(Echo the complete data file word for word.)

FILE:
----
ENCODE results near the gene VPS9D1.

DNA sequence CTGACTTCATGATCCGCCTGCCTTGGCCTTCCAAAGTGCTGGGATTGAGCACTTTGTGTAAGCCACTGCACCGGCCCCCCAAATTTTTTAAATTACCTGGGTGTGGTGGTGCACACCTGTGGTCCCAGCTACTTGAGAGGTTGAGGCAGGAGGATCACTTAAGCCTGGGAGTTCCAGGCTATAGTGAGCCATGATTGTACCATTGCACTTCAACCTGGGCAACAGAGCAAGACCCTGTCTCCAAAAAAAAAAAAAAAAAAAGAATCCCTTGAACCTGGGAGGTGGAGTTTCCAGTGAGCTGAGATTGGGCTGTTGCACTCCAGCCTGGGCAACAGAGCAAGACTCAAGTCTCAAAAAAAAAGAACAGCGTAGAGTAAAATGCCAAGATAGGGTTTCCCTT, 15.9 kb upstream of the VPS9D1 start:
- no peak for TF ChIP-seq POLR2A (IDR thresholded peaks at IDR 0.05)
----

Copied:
ENCODE results near the gene VPS9D1.

DNA sequence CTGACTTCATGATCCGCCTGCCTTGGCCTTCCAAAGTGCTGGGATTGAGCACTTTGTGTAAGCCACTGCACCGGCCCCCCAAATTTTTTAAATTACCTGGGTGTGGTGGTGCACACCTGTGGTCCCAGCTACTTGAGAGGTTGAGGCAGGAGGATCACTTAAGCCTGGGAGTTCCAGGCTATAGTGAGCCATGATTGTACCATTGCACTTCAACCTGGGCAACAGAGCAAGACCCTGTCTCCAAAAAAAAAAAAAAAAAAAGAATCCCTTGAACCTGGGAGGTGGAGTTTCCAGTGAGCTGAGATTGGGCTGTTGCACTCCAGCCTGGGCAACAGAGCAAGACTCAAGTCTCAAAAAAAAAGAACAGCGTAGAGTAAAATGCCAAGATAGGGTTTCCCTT, 15.9 kb upstream of the VPS9D1 start:
- no peak for TF ChIP-seq POLR2A (IDR thresholded peaks at IDR 0.05)